As a vegan, the questions you tend to hear from omnivores — “Don’t you get hungry?” “What about protein?” — can get tiresome. But what if, secretly, your own gnawing hunger and flagging energy are starting to make you doubt your diet? If your commitment to veganism is purely philosophical, this can be a truly tricky position to find yourself in. But before you force yourself down the slippery slope of “just a little dairy or fish here and there,” try getting to the root of the problem with these tips.
Eat more veggies!
“Just because you’re a vegan doesn’t mean you’re on a healthy diet — or even that you’re eating a lot of vegetables,” Joel Fuhrman, MD, family physician, vegan nutrition expert and author of “Eat to Live” tells Yahoo Health. For vitality and energy, he stresses eating a daily dose of the most nutrient-packed vegetables such as kale, chard, arugula, carrots and broccoli.
Scale back on processed foods
“Make sure you’re not wasting calories on processed foods,” Fuhrman notes. That’s because items like pasta, white rice, tofu dogs and other fake meats, are stripped of their natural fibers and vitamins and infused with sodium, sugar, processed flours and unhealthy vegetable oils, all of which can lead to issues with digestion, clarity, fatigue and weight gain.
Submit to analysis
“I’ve seen vegans develop depression, dementia and memory loss,” says Fuhrman, “all of which are easily preventable.” A dietary supplement could help. To find out whether you need one, take a blood test, specifically one that checks levels of zinc, omega-3 DHA-EPA, vitamin D, and vitamin B12. It’s pretty easy to find vegan versions of all — even Omega-3, which, Fuhrman says, “is biochemically the same” as that derived from fish oil. And while B12, found only in animal-derived foods, is particularly important for regenerating healthy cells and staving off anemia, Fuhrman advises against popular B12 shots, as the injections are packed with preservatives and oral doses are now so easy to find.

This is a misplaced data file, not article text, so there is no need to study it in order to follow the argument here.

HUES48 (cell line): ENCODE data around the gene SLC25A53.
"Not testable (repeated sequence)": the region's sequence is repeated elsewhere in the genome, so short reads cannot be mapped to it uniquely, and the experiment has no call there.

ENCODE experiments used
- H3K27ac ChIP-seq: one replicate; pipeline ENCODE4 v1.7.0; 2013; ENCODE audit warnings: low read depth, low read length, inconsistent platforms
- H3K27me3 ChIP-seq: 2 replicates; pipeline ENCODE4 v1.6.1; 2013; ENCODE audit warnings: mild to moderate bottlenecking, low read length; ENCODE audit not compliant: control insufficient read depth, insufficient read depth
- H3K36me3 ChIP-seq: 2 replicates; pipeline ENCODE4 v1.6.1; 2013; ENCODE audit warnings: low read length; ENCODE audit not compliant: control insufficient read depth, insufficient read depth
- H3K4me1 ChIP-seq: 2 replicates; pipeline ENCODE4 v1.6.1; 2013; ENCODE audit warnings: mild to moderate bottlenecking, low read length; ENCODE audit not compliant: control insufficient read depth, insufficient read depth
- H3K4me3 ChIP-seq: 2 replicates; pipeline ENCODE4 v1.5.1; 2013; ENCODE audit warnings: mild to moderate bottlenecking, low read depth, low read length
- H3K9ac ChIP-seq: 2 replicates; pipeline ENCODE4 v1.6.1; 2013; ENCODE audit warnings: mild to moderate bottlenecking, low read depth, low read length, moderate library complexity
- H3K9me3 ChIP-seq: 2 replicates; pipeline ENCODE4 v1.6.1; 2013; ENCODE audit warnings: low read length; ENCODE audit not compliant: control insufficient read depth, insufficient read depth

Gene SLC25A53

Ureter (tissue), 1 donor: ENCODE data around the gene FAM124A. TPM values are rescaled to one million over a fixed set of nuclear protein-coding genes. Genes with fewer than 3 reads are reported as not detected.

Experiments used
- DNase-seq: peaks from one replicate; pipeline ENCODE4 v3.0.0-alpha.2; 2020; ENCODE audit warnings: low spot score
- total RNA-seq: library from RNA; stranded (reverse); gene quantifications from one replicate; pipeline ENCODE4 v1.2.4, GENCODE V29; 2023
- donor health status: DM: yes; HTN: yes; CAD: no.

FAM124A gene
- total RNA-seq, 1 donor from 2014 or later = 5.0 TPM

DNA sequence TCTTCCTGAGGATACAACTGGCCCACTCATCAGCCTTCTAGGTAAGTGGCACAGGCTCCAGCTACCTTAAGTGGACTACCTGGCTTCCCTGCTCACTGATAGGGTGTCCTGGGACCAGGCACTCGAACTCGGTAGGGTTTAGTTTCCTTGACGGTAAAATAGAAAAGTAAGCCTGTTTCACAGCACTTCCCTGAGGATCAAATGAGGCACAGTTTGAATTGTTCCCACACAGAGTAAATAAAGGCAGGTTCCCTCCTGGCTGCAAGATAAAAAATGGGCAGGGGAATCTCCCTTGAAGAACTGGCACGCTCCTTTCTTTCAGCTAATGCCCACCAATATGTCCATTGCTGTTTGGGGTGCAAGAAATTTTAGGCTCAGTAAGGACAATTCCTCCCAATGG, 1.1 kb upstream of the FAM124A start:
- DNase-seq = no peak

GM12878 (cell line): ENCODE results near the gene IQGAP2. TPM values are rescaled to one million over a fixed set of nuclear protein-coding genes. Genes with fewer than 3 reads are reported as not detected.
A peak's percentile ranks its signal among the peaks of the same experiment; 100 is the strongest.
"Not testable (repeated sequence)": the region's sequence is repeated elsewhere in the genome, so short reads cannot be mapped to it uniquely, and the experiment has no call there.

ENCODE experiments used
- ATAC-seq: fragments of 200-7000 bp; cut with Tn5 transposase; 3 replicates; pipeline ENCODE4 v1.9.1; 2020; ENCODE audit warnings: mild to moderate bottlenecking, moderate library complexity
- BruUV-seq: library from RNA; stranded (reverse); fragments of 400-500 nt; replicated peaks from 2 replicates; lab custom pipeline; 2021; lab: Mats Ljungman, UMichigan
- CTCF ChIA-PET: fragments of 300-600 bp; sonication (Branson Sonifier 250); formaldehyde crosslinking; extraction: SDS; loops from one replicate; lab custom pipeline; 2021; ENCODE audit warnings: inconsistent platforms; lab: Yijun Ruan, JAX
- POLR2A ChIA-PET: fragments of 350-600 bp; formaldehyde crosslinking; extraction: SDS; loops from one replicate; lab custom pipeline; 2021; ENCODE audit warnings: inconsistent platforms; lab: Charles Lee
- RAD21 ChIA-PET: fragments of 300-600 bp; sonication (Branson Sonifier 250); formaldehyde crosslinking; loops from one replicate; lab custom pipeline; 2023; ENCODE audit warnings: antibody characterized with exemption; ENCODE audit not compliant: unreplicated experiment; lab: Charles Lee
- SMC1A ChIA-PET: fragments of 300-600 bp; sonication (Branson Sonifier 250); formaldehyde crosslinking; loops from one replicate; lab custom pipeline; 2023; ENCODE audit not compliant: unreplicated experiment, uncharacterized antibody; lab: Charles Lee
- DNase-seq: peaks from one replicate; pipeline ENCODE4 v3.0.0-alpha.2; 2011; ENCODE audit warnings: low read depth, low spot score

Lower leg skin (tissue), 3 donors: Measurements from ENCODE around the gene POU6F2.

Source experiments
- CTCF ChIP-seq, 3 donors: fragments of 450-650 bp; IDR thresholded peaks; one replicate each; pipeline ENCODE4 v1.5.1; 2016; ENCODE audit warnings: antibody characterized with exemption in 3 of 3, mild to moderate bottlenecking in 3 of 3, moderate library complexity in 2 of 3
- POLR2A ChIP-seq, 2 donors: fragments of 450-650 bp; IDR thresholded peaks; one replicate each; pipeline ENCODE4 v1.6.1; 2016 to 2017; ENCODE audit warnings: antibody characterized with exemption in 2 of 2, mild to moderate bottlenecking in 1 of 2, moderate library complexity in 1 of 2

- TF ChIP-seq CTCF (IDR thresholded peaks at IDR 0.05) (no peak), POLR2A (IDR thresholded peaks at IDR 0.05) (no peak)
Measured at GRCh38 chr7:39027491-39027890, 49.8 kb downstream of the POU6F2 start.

Switch it up
“You could feel fatigued but it’s not necessary physiological,” Ruscigno tells Yahoo Health. So committing to something as simple as making one new dish from a cookbook each week can be exciting, and can help you stay on track. Also, instead of relying on the same sources of healthy fats and proteins every day (tofu, tofu and more tofu), try an assortment — nuts (almonds, cashews), seeds (sunflower, hemp, sesame), beans, and avocado will provide big boosts of energy on a daily basis, Fuhrman notes.
Don’t deprive yourself
Finally, don’t drive yourself crazy with rules. “A commonality with most ex-vegans is that they get over-restricted,” says Ruscigno. In other words, becoming obsessed with details such as organics, non-GMOs, gluten and soy, that remaining vegan becomes a struggle. So yes, eat more fruits and vegetables, but don’t get too fixated on whether they’re the “right” ones. “They don’t have to be super-foods,” he says. “If cherries are cheap and in season, eat cherries. It doesn’t have to be Goji berries.” And try to stick to a diet that’s mostly whole foods and whole grains, “but if you want to eat a soy burger sometimes? Go ahead,” he says. “Do not worry about those little things.”